(Reuters) - Here is a timeline on the revolt in Libya since the first protests against the rule of Muammar Gaddafi began in February:
Feb 15/16, 2011 - A riot in Benghazi is triggered by the arrest of human rights activist Fethi Tarbel, who has worked to free political prisoners, Quryna newspaper reports.
February 17 - Activists designate a day of rage. It is the anniversary of 2006 clashes in Benghazi when security forces killed protesters attacking the consulate of former colonial power, Italy.
February 24 - Anti-Libyan government militias take control of Misrata after evicting forces loyal to Gaddafi.
February 26 - The U.N. Security Council imposes sanctions on Gaddafi and his family, and refers Libya’s crackdown on rebels to the International Criminal Court (ICC).
February 28 - EU governments approve a package of sanctions against Gaddafi and his closest advisers including an arms embargo and bans on travel to the bloc.
March 5 - The National Council meets in Benghazi and declares itself sole representative for Libya.
March 10 - France recognizes the Libyan National Council as the legitimate representative of Libya’s people. Libya suspends diplomatic relations with France the next day.
March 16 - Forces loyal to Gaddafi are near rebel-held Benghazi. Gaddafi’s son Saif al-Islam tells France-based TV channel Euronews: “Everything will be over in 48 hours.”
March 17 - The U.N. Security Council votes to authorize a no-fly zone over Libya and “all necessary measures” — code for military action — to protect civilians against Gaddafi’s army.
March 19 - The first air strikes halt the advance of Gaddafi’s forces on Benghazi and target Libya’s air defences.
March 28 - Qatar becomes the first Arab country to recognize the Libya’s rebels as the people’s legitimate representative.
March 29 - A London conference of 40 governments and organizations agrees to set up a contact group comprising 20 countries to coordinate efforts in a post-Gaddafi Libya.
March 30 - Libyan Foreign Minister Moussa Koussa defects and flies to Britain.
April 10 - Gaddafi accepts a roadmap for ending the conflict, South African President Jacob Zuma says after leading a delegation of four African leaders at talks in Tripoli. Rebels reject the plan the next day.
April 30 - A NATO missile attack on a house in Tripoli kills Gaddafi’s youngest son and three grandchildren.
May 30 - In his first appearance in a month, Gaddafi renews a ceasefire call in talks with visiting South African President Zuma but gives no sign he will heed demands to step down.
June 1 - Libya’s top oil official Shokri Ghanem appears in Rome, saying he defected after the relentless bloodshed.
June 8 - Western and Arab nations meet rebels in Abu Dhabi discussing what U.S. officials call the “end-game” for Gaddafi.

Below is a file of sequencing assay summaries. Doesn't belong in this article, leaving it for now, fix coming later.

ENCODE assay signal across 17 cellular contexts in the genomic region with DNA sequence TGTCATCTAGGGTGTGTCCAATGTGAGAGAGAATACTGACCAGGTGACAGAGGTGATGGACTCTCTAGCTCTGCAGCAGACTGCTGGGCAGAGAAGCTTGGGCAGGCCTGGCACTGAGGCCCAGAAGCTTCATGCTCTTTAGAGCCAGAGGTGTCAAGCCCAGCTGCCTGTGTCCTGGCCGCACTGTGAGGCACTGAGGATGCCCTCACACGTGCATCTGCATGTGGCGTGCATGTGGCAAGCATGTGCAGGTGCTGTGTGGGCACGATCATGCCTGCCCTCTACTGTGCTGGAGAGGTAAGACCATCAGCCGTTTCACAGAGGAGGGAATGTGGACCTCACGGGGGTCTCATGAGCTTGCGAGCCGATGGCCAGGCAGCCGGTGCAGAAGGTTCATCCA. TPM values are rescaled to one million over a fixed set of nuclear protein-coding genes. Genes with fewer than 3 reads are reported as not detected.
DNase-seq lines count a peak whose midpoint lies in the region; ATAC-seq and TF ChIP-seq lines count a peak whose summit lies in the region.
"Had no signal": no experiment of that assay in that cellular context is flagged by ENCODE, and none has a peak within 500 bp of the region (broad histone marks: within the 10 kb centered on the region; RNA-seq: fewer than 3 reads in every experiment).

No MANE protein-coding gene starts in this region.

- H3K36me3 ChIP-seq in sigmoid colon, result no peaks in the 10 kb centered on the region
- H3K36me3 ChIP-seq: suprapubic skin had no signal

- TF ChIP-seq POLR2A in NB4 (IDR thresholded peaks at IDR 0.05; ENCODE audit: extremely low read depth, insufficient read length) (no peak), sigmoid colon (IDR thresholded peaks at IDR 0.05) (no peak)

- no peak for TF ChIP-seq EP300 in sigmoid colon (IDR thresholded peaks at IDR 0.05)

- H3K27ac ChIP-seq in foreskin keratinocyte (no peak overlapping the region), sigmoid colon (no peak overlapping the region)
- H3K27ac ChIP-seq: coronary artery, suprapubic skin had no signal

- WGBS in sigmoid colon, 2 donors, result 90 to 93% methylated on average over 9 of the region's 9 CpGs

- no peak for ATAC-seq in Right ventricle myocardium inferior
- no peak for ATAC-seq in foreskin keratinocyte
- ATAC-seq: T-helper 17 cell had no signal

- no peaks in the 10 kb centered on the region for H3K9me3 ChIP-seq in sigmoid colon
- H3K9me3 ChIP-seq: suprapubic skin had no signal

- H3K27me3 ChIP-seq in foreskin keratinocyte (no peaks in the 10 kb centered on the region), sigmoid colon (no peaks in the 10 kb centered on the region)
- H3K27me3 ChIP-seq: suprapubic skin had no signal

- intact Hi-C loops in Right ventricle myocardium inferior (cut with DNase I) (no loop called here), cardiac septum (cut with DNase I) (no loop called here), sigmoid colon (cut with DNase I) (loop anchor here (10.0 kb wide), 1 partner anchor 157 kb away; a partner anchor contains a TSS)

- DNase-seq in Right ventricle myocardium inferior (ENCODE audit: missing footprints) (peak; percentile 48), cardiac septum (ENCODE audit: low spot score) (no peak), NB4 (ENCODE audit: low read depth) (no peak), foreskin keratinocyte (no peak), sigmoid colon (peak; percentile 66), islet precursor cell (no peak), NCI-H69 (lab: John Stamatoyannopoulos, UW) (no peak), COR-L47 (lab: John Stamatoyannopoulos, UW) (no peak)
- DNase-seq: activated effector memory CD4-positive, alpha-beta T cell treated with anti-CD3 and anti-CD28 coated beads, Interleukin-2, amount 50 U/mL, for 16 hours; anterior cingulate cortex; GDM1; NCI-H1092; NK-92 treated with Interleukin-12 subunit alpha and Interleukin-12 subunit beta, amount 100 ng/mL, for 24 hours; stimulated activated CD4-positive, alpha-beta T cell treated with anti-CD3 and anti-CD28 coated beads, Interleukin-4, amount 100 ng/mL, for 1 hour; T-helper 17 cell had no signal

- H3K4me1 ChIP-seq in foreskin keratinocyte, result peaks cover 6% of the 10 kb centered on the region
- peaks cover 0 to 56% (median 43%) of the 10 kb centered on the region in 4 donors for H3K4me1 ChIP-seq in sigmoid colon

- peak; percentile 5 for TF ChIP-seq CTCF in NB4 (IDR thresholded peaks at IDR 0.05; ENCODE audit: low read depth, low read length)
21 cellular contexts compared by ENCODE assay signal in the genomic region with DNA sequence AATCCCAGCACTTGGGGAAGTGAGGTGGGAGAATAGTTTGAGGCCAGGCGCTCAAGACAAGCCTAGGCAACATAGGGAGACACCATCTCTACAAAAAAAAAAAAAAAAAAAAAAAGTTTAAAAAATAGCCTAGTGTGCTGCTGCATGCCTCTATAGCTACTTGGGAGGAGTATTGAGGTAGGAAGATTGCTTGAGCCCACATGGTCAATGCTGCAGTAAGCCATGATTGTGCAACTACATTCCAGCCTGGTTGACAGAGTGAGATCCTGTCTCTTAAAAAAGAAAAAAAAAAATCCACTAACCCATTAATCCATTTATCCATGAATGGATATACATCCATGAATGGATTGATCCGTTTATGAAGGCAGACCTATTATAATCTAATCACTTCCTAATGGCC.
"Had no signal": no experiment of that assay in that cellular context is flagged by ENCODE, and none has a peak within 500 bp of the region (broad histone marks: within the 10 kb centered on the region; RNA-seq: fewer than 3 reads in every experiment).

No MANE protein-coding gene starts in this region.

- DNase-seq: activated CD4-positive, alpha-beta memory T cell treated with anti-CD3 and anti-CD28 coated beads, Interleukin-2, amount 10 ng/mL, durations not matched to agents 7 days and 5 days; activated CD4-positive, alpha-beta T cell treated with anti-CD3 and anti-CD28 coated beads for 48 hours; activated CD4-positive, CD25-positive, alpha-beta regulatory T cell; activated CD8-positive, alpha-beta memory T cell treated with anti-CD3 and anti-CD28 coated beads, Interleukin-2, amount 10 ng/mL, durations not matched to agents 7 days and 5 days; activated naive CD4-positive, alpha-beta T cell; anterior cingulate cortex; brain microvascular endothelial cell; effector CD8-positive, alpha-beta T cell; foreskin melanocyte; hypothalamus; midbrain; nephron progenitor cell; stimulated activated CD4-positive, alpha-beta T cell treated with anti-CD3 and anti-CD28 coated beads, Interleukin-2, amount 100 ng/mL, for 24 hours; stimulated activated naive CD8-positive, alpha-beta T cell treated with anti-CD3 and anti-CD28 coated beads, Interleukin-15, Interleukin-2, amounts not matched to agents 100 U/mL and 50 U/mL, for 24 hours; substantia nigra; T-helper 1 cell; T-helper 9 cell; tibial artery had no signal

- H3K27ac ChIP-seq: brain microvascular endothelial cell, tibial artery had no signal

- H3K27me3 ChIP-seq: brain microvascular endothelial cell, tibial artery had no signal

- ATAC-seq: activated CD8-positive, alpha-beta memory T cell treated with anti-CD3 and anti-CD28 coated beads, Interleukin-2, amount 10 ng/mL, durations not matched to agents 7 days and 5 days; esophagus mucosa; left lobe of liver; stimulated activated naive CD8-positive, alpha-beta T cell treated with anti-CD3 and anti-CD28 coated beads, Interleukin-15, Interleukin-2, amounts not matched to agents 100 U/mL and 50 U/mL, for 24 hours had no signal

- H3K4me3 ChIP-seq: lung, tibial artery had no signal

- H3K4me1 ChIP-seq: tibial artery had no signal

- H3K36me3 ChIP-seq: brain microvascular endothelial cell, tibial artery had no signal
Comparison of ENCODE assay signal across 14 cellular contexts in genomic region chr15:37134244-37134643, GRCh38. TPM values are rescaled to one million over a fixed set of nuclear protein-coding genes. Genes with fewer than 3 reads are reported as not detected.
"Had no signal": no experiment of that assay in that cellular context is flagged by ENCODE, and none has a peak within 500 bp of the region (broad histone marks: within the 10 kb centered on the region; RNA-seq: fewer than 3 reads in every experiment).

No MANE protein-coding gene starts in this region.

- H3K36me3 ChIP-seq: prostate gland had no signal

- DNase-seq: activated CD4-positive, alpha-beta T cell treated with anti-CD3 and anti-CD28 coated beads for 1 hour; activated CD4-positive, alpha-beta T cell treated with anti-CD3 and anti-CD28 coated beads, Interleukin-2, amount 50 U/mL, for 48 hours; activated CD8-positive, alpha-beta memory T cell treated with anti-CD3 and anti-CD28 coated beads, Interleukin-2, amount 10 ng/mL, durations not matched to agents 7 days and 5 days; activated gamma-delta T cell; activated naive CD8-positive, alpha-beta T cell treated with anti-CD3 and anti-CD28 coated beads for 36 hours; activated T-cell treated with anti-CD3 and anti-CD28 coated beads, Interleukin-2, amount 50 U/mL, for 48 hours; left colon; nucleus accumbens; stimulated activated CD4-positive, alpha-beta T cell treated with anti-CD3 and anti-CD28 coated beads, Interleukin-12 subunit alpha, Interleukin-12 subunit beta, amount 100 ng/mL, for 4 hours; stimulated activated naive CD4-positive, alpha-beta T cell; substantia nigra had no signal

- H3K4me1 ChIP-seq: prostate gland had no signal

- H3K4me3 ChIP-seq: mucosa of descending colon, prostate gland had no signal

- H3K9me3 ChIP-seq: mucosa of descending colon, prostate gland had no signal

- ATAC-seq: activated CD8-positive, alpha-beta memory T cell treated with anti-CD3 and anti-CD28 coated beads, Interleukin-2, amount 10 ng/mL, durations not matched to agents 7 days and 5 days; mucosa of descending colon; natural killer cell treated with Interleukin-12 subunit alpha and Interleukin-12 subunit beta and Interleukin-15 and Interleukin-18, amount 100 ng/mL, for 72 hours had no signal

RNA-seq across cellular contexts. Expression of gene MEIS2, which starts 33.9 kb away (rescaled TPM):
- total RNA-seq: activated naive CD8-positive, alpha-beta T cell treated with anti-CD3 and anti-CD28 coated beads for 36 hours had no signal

June 15 - Libya approves a $31.4 billion budget for the rest of 2011, to show it is functioning as normal.
June 27 - The ICC issues arrest warrants for Gaddafi, his son Saif al-Islam and intelligence chief Abdullah al-Senussi, charged with crimes against humanity.
July 15 - Libya’s rebel Transitional National Council (NTC) wins recognition as the legitimate government of Libya from the U.S. at a meeting in Turkey of the contact group on Libya.
July 16 - A rare meeting between U.S. diplomats and Gaddafi envoys is held “to deliver a clear and firm message that the only way to move forward, is for Gaddafi to step down.”
July 26 - U.N. envoy Abdul Elah al-Khatib says after talks with Libya’s prime minister, the government and the rebels remain far apart in efforts to end the crisis.
July 27 - Rebels win diplomatic recognition from Britain which also expels the remaining Gaddafi diplomats from London.
July 28 - Abdel Fattah Younes, Gaddafi’s former interior minister who defected to the rebels on February 22 and became their military chief, is killed.
July 30 - NATO says it has bombed satellite dishes in Tripoli to stop “terror broadcasts” by Gaddafi, but state TV remains on air.
Aug 9 - Gaddafi’s government accuses NATO of killing 85 civilians, in an air strike near Zlitan, west of Misrata.
Aug 11 - Libyan rebels say they have captured part of the oil town of Brega — Gaddafi’s forces still hold western parts of the town where the oil facilities are located.
Aug 14 - Libyan rebels take the center of Zawiyah, near Tripoli, cutting the coastal highway to Tunisia which keeps the capital supplied with food and fuel. Gaddafi troops still hold its oil refinery, the regime’s last fuel supply.
— Gaddafi forces fire a scud missile from near Sirte. There are no casualties.
Aug 15 - In a barely audible telephone call to state television, Gaddafi calls on his followers to liberate Libya from rebels and NATO. “Get ready for the fight.. The blood of martyrs is fuel for the battlefield,” he says.
— Rebels say they have captured Garyan, which controls the highway leading south from Tripoli and linking it to Sabha, a Gaddafi stronghold deep in the desert.
Aug 16 - Libya’s rebels say they have completed moves to cut off roads to the capital after rapid advances in the west.
Aug 19 - Rebels fight battles in two coastal cities near Tripoli in a drive to topple Gaddafi, but meet stiff resistance.
Aug 20 - Explosions and gunfire rattle Tripoli after days of battlefield defeats left Gaddafi’s government and troops penned ever more tightly in the besieged capital.
Aug 21 - Rebel fighters enter Tripoli with little sign of resistance, despite a call by Gaddafi for citizens to take up arms and save his 41-year-old regime from annihilation.
writing by David Cutler/Maria Golovnina, London Editorial Reference Unit;